Still another object is to provide a technique for modifying existing cam-lock wrenches in order that their utility will be expanded.
These and other objects of the invention are accomplished in a cam-lock wrench by providing a planar bevel on the end of the cylindrical cams in such a wrench. This permits the corners of oversized nuts to engage the planar bevel when the wrench is turned in the reverse direction and cause retraction of the cams. This permits the oversized nut top slip into the opening between the cams.
The invention may be more fully understood by reading the following description of a preferred embodiment in conjunction with the appended drawings, wherein:
FIG. 1 is a perspective view of one of the work-contacting cams which has been configured to foster engagement with a workpiece, in order that the workpiece might be rotated in one direction;
FIG. 2 is a side elevational view of another embodiment of the invention in which both ends of the cam have been beveled, such that a one-way wrench may be mounted on a workpiece from either side--so that the workpiece may be turned clockwise or counterclockwise (depending upon the direction in which the wrench was installed);
FIG. 3 is a top plan view of an exemplary wrench, with some of the cams being shown in their "rest" position (prior to engagement with any workpiece), and other cams being omitted in order to better show the head of the wrench;
FIG. 4 is a fragmentary top plan view of a portion of the wrench head, on an enlarged scale, and showing both the "drive" position of a cam (in solid lines) and the "clearance" position of a cam (in broken lines);
FIG. 5 is a fragmentary, top plan view, shown somewhat schematically, with regard to the geometry of an exemplary wrench head;
FIG. 6 is a fragmentary elevational view of a portion of a wrench, showing an exemplary cam held in a non-driving position by a coil spring and two face plates; and
FIG. 7 is a table showing the nominal sizes of certain workpieces which can be accommodated by a single cam-lock wrench in accordance with this invention.
Referring specifically to FIG. 1, a work-contacting cylindrical cam 10 is shown with a generally vertical orientation, such that its two ends may be referred to, for convenience, as top and bottom ends. The top end 12 is beveled in a direction that will become the "inner" side of the cam 10 when it is assembled in the wrench. The cylindrical side walls 14 still make up the bulk of the work-contacting surface, through which torque is applied to a workpiece when the wrench is turned in the correct direction. Also shown in this figure are two small pins 16A, 16B which extend respectively from the two ends of the cam 10 in a generally longitudinal direction. It is these two pins 16A, 16B which cooperate with the two holding plates to permit controlled rotation of a cam while restraining it within the wrench head. One way in which the pins 16A, 16B can be effectively retained is disclosed in the aforementioned Kavalar patent, wherein the pins loosely engage recesses or dimples in the juxtaposed face plates that are attached to the wrench head.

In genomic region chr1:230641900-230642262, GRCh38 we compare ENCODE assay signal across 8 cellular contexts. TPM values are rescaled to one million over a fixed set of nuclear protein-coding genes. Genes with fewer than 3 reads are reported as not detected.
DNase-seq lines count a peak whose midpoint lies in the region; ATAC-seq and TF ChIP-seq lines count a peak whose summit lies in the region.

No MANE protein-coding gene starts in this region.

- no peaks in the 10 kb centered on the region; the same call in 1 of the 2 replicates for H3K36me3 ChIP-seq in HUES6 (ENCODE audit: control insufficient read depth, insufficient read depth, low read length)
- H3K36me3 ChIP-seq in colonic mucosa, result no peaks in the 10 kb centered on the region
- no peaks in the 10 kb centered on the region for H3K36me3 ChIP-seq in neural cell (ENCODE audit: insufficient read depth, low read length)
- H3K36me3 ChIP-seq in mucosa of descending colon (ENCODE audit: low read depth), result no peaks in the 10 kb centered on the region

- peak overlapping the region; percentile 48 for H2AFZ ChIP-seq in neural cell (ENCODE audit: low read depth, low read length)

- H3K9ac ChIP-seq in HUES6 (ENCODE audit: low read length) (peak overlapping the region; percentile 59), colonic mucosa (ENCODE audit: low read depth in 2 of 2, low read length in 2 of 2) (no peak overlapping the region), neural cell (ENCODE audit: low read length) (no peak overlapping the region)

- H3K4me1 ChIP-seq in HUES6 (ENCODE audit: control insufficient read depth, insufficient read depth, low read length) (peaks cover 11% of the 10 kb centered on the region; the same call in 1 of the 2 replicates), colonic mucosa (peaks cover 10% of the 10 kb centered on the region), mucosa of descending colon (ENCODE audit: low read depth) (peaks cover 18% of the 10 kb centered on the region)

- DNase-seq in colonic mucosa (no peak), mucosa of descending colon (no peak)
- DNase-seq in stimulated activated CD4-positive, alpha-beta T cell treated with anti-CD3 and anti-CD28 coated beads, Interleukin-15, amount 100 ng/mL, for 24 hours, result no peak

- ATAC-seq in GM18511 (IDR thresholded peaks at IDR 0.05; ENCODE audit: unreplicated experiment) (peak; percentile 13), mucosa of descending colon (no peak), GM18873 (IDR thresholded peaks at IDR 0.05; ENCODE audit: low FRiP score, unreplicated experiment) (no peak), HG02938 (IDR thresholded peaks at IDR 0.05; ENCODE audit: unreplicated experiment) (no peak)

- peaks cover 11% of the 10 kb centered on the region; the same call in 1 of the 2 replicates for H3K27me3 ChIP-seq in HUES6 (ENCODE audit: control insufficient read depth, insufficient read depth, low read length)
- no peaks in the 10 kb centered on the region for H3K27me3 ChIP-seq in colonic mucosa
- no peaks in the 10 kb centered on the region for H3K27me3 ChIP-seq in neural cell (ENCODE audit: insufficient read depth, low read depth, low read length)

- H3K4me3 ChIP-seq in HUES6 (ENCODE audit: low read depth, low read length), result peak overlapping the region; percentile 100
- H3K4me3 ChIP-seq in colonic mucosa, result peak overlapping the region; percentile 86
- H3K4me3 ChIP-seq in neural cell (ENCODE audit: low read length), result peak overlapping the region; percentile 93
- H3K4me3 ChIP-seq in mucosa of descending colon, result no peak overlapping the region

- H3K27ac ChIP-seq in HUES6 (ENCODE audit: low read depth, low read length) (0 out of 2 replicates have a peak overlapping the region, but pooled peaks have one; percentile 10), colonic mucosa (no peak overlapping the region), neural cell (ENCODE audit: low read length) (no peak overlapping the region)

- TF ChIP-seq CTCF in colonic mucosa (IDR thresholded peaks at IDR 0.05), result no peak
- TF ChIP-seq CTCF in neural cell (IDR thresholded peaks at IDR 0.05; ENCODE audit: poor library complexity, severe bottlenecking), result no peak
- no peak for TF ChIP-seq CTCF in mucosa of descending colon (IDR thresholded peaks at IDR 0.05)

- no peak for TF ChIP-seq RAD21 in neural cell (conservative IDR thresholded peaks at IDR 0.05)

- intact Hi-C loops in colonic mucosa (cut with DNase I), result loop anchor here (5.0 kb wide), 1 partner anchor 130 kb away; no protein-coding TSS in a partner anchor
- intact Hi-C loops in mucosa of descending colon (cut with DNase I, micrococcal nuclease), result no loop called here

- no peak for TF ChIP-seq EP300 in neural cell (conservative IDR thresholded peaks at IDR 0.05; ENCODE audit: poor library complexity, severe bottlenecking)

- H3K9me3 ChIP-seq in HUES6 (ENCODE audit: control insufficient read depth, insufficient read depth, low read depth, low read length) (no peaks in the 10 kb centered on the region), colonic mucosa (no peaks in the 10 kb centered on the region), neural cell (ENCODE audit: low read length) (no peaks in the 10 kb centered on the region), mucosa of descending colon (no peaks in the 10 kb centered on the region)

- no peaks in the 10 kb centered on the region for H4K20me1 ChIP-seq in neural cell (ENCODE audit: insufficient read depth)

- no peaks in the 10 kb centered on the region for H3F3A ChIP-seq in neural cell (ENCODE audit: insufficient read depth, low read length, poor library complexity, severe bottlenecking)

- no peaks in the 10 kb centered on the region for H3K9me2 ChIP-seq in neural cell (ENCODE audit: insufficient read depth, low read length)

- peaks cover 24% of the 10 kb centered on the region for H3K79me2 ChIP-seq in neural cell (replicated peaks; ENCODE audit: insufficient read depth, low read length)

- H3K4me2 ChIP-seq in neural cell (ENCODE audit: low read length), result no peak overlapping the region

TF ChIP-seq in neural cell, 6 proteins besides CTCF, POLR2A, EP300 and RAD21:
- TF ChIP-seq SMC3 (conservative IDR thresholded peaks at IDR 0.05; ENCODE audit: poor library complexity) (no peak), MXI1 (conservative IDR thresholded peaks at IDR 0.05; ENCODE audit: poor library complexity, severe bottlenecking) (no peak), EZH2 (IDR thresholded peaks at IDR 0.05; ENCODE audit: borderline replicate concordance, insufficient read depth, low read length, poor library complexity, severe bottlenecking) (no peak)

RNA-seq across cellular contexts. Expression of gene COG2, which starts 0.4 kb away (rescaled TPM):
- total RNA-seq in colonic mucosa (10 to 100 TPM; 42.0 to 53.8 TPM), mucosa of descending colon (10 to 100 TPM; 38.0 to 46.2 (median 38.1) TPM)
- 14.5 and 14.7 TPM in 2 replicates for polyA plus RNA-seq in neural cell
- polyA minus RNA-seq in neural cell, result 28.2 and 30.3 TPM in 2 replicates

Referring next to FIG. 2, another embodiment of a work-contacting cam 10B is illustrated, with this particular cam having a beveled top end 12B and beveled bottom end 13B. The preferred angle for both beveled surfaces is at least 45 degrees with respect to a transverse plane through the cam, as indicated by the angle A in FIG. 2. Also, it has been found to be critical to make the beveled surface planar (flat), both for manufacturing economies and for smooth operation. Of course, the beveled surfaces on a cam must terminate at a location which ensures that the pins 16A, 16B are not undermined or otherwise weakened, because it is these pins which ensure that the cams are held within the generally cylindrical head of a wrench. The beveled portion at any end of a given cam ideally should constitute less that 25% of the cam's length, so that are least 50% of the original bearing area along the side of a cylindrical cam will remain unaffected by any beveling alternation. That is, if both ends of a cam are beveled (in order to foster engagement of a workpiece so that the workpiece can be turned either clockwise or counterclockwise), ensuring that are least 50% of the cylindrical surface remains to engage the workpiece will avoid the concentrated pressures which would otherwise be present if, say, a spherical member was utilized instead of a cylinder.